It isn’tuncommon to have financial worries at different seasons in life. For some, these worries may involve mounting student loan or credit card debt, and for others it could be monthly bills vs. their monthly income. And while occasional money worries are normal, how common is it to worry about money on a daily basis? Well, according to Varo Money, a mobile-banking company who recently completed a survey on the topic, around 30% of Americans deal with this reality every day.
The survey involved more than 1,000 adults in America, asking them how often they deal with financial stress. A high 85% stated that they feel this stress sometimes, and 30% shared they are constantly dealing with financial worry. And while many of these Americans surveyed were of varying age, you might be wondering what is the commonality they all share? For starters, lack of savings.
According to a GOBankingRates survey, as many as 69% of American have less than $1,000 in total savings, with a staggering 34% with zero savings. This is a large component of regular financial stress, as these men and women do not haveenough money in case of an emergency, medical issue, or loss of employment.
When working towards financial security, many strategies include putting money away until you have a three, six or nine month security savings blanket. While this will take some time to accumulate, there are ways to accomplish this goal, which we will get to in a minute. But first, let’s take a quick look at another financial stressor that has nothing to do with unexpected expenses; the Varo Money survey also noticed a trend in living paycheck-to-paycheck.
According to survey data, almost 20% of respondents stated they are currently living in this manor, with another 55% sharing they have had to dip into savings to make ends meet. Both scenarios highlight that many Americans are either not earning enough salary or are spending more than they are earning.
So, how can you rectify some of these situations? Let’s take a look at some financial tips that can help you:
1. Build an Emergency Fund – Having an emergency fund can help relieve stress related to unexpected expenses or emergencies in the future. Determine how much money you need to survive each month and multiply this figure by the number of months you want to create a savings fund for.
How much you want to put away depends on what you feel comfortable with – for some, they will stick with the often advised three to six months worth of savings, while others advise to aim for nine to twelve months of savings. Next, begin putting small amounts of money away on a weekly, bi-weekly, or somewhat regular basis.
You can use tracking apps or mobile alerts to help you do this. Also, take a look at your daily, weekly and monthly expenses right now and determine what expenses could be cut out. For instance, a lunch here or there, or a coffee stop each day could add up to a substantial amount of money at the end of the month. Consider shifting this money into your emergency fund instead. Last, speak with your HR representative at work about having money directly taken from your paycheck into a savings account. Many people have an easier time saving money when it is automatically done for them.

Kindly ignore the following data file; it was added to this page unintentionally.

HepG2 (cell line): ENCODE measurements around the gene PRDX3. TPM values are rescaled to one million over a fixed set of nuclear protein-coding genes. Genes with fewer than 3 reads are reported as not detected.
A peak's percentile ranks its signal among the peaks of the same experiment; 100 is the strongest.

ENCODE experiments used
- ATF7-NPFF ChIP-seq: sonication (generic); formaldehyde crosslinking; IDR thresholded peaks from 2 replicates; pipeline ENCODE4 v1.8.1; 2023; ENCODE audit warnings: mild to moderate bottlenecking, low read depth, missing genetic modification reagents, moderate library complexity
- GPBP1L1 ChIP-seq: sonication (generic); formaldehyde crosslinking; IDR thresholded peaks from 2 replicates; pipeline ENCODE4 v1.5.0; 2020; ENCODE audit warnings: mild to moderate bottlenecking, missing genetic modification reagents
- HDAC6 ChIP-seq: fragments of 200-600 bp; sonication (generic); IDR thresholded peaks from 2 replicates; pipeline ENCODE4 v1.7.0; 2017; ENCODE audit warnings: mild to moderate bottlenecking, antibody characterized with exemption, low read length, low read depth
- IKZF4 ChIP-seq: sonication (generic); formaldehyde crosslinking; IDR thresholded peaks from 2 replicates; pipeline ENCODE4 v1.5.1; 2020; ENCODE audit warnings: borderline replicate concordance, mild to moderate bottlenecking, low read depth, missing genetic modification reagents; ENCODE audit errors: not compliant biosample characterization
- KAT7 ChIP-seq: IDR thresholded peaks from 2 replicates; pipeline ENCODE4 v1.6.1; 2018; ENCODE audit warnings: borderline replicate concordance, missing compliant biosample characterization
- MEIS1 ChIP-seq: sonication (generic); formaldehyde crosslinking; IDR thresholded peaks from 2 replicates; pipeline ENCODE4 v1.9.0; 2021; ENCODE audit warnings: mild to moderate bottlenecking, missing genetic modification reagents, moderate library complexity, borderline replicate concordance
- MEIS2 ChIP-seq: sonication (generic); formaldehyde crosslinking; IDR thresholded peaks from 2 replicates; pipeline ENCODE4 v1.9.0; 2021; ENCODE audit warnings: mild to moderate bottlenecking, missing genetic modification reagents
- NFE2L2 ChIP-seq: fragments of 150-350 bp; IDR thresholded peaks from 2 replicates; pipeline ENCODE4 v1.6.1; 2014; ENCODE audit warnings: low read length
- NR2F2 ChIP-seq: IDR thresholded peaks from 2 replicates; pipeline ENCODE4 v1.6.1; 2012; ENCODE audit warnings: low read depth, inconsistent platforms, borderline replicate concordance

2. Consider a Side Job – Have a skill or trade that can earn you some extra money on the side? This can be a great way to pay down debt, create an emergency savings plan, or invest your money for retirement or some other goal. This side gig can be anything from freelance writing and tutoring to dog sitting and handy man work.
3. Take an Honest Look at Your Spending – Many of us do not keep track of what we spend on a regular basis. A video subscription here, magazine subscription there, monthly fitness accounts, and other fee-based subscription items can add up quickly. Groceries and eating out are another expense area that should be reexamined on a regular basis. Think about what items you use all the time, what you can let go of, and where you can cut
corners – for instance, cooking your own meals for the week rather than eating out at lunch each day while at work.
4. Reflect on the Big Three – If you are someone that is living paycheck to paycheck or having to regularly dip into savings to pay monthly bills, it is time to examine the big three – housing, food and transportation. Cutting expenses in some of these areas can typically get most people out of the scenarios mentioned above.
Not sure how to create a budget or shift finances in order to build an emergency savings plan? Why not sit down with a financial advisor and make 2018 the year you get your finances in optimal shape. With the proper strategies in place, you could have a substantial emergency fund or savings account in place by the end of the year.
If you want to learn additional strategies in order to decrease financial stress, reach out to skilled financial planner Matt Logan at www.MattLoganInc.com
Matt Logan is a Representative with Matt Logan Inc and Summit Brokerage and may be reached at http://www.mattloganinc.com/, 336-540-9700 or [email protected]
Matt Logan Inc. is an independent firm with Securities offered through Summit Brokerage Services, Inc., Member FINRA, SIPC. Advisory services offered through Summit Financial Group Inc., a Registered Investment Advisor. Summit Brokerage Services, Inc., its affiliates and Matt Logan Inc. do not give tax or legal advice. You should consult an experienced professional regarding the tax consequences of a specific transaction. These are the views of Matt Logan Inc., and not necessarily those of Summit Brokerage Services, Inc. and any of its affiliates and should not be construed as investment advice.